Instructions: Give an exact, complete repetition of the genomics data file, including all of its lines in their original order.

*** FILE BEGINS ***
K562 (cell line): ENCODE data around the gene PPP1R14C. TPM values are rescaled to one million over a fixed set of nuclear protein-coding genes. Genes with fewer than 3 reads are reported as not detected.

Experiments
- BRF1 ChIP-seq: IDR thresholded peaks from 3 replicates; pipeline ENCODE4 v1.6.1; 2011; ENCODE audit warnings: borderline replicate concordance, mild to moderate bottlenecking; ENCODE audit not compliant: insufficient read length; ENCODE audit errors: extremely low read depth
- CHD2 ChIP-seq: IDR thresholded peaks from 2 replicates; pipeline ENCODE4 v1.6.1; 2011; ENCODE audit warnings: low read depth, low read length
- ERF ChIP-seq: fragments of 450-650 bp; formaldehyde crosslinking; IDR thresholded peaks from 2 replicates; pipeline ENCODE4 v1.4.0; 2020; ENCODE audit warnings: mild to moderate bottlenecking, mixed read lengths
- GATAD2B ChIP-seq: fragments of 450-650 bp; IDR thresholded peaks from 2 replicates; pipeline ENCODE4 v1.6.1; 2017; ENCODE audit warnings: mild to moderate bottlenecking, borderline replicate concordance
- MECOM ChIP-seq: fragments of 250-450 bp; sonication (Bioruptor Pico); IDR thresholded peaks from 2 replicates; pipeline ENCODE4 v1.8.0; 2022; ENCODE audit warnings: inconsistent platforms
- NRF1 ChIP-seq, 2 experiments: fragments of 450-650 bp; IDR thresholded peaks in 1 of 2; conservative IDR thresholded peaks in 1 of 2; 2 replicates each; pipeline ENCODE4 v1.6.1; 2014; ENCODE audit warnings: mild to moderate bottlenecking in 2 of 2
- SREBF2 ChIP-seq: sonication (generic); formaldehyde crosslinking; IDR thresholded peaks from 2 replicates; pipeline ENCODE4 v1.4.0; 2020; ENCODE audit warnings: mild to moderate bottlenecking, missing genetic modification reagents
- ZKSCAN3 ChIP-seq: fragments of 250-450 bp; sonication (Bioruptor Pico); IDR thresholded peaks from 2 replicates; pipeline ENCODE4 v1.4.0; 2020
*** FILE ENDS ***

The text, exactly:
K562 (cell line): ENCODE data around the gene PPP1R14C. TPM values are rescaled to one million over a fixed set of nuclear protein-coding genes. Genes with fewer than 3 reads are reported as not detected.

Experiments
- BRF1 ChIP-seq: IDR thresholded peaks from 3 replicates; pipeline ENCODE4 v1.6.1; 2011; ENCODE audit warnings: borderline replicate concordance, mild to moderate bottlenecking; ENCODE audit not compliant: insufficient read length; ENCODE audit errors: extremely low read depth
- CHD2 ChIP-seq: IDR thresholded peaks from 2 replicates; pipeline ENCODE4 v1.6.1; 2011; ENCODE audit warnings: low read depth, low read length
- ERF ChIP-seq: fragments of 450-650 bp; formaldehyde crosslinking; IDR thresholded peaks from 2 replicates; pipeline ENCODE4 v1.4.0; 2020; ENCODE audit warnings: mild to moderate bottlenecking, mixed read lengths
- GATAD2B ChIP-seq: fragments of 450-650 bp; IDR thresholded peaks from 2 replicates; pipeline ENCODE4 v1.6.1; 2017; ENCODE audit warnings: mild to moderate bottlenecking, borderline replicate concordance
- MECOM ChIP-seq: fragments of 250-450 bp; sonication (Bioruptor Pico); IDR thresholded peaks from 2 replicates; pipeline ENCODE4 v1.8.0; 2022; ENCODE audit warnings: inconsistent platforms
- NRF1 ChIP-seq, 2 experiments: fragments of 450-650 bp; IDR thresholded peaks in 1 of 2; conservative IDR thresholded peaks in 1 of 2; 2 replicates each; pipeline ENCODE4 v1.6.1; 2014; ENCODE audit warnings: mild to moderate bottlenecking in 2 of 2
- SREBF2 ChIP-seq: sonication (generic); formaldehyde crosslinking; IDR thresholded peaks from 2 replicates; pipeline ENCODE4 v1.4.0; 2020; ENCODE audit warnings: mild to moderate bottlenecking, missing genetic modification reagents
- ZKSCAN3 ChIP-seq: fragments of 250-450 bp; sonication (Bioruptor Pico); IDR thresholded peaks from 2 replicates; pipeline ENCODE4 v1.4.0; 2020